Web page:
Skip to main content

Ten Tips for Filing a Successful Travel Insurance Claim

Nobody wants to make a claim on their insurance, but travel insurance is one of the most often used types of insurance. According to a National Geographic article, one in six purchasers make a claim. The same article asserts that 10 percent of claims are denied, but that statistic varies from 2 to 10 percent, depending on which study you look at. Regardless of what the averages say, you don't want to be part of that 2 to 10 percent. A few simple steps can help you successfully file a claim:

  1. Read your policy thoroughly before you buy. All the trip insurance companies we reviewed posted their contracts online. Usually you need to go through the quote process to get to the PDF, but then you can download it for study.
  2. Look for exceptions that might apply to you. Is a close relative in hospice? Is your daughter having a difficult pregnancy? These may be considered "pre-existing conditions" that might prevent you from getting reimbursed should you cancel because of these types of emergencies. Do you have a prosthetic limb? Eyeglasses, prosthetics are generally not covered against loss or damage.
  3. Report incidents with local authorities and get something in writing. If you have something stolen, file with the police, carrier or hotel as soon as possible. Get a written report. In any emergency that may result in a claim, contact the insurance agency quickly, too. While most allow up to 20 days from time of incident for first notification for an emergency, they prefer to know as soon as possible.
  4. Give your emergency contact your insurance information. In most cases, trip insurance companies expect fast notification in order to give you maximum benefits. Thus, it's helpful that your emergency contact be able to contact the company if you have an emergency and cannot make the call yourself. (If you can't contact the company quickly, you can sometimes be forgiven by giving them some kind of proof as to why you could not call.)
  5. Keep your receipts. Monetary value must be proven. Keep receipts of items purchased in case they are lost or stolen. Also, keep receipts of tickets purchased, meals or other expenses as a result of long delays or change fees. Using your charge card instead of cash can make this easier, as you can usually turn in those records as proof of purchase.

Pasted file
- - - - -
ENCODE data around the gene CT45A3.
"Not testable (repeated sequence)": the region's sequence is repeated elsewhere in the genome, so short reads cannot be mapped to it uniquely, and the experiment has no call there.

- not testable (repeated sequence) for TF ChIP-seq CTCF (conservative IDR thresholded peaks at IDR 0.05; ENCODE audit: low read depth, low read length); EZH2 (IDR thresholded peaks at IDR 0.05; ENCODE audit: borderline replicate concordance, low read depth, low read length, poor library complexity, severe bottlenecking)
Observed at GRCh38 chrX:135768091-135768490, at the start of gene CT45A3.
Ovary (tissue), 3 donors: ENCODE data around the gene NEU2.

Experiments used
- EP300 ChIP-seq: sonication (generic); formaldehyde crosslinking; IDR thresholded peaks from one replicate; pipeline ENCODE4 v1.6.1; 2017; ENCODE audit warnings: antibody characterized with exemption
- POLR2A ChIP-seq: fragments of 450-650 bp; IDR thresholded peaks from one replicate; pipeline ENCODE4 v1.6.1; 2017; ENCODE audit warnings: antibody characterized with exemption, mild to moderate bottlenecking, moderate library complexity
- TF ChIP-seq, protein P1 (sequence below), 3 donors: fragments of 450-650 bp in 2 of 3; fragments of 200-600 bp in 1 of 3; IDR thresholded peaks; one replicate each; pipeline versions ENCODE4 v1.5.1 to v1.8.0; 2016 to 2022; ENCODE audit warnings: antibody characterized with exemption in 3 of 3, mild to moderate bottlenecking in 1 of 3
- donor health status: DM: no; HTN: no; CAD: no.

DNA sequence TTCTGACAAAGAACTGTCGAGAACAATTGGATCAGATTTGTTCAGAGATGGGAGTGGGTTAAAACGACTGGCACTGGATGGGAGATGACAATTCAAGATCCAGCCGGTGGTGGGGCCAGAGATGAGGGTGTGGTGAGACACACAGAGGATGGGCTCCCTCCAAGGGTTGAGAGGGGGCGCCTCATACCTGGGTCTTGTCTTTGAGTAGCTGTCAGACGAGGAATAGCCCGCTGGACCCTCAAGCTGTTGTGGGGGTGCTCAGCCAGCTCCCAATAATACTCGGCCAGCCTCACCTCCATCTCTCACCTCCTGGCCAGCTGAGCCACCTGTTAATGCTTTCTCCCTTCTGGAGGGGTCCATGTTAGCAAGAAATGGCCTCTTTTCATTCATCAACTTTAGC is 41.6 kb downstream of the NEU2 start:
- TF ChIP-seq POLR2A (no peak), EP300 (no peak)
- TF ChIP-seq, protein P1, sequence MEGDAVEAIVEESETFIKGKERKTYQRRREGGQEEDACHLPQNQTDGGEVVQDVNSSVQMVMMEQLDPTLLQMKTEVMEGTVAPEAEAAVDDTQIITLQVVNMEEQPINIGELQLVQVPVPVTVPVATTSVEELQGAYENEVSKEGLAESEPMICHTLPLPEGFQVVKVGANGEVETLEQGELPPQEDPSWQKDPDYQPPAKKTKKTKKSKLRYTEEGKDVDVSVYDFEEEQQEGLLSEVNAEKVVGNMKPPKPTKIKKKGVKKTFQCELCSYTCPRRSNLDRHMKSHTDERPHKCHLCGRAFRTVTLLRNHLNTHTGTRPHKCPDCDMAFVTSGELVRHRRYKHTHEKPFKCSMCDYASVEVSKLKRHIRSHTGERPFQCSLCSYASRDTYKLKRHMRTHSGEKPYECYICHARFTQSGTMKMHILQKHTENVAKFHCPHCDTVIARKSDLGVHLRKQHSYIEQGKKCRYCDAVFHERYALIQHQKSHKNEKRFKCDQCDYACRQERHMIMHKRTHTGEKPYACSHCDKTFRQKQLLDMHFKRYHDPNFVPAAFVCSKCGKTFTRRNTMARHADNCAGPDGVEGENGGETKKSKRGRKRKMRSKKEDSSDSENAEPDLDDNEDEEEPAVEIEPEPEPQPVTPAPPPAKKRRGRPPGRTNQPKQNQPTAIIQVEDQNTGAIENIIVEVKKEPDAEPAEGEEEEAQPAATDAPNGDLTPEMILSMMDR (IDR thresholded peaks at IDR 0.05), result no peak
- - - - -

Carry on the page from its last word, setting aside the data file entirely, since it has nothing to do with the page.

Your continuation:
6. Keep other policy paperwork. Travel insurance usually pays second, so you need to file a claim with your medical insurance provider, airlines or travel agencies for anything they will cover. Thus, the trip insurance company may want to see the cancellation and refund policies of these other companies to make sure they've given their fair share first.
  7. Make sure everything is dated. From police reports to purchase receipts, make sure everything has the date and time.
  8. Work with your other insurance companies. Sometimes, your homeowners or health insurance policy covers specific incidents that take place on vacation. In these cases, most travel insurance companies will want you to file with them first. Even when that's not the case, working with both insurances may get you a greater return for your loss.
  9. File quickly. When something happens to wreck a vacation, it's tempting to put everything aside and forget about it for a bit. However, most insurance companies have filing deadlines of 20 to 90 days for claims, and you need to have filed claims with your other insurances first. Most accept later claims if there is a compelling reason for the delay, such as your medical insurance taking a long time to pay its share, but delays need to be substantiated.
  10. Claim denied? Ask why. A first-time denial is not necessarily a final decision. Ask the agent why it was denied and what the refiling procedures are. It may be a simple matter of resubmitting with more detailed paperwork.

Travel insurance can cost hundreds of dollars but potentially save you thousands when something goes terribly wrong. However, it's your responsibility to put in the time and effort to make your case clear to the insurance agencies. Understanding the policy, collecting paperwork up front, and making sure you have the details can help you get the most benefit from your policy.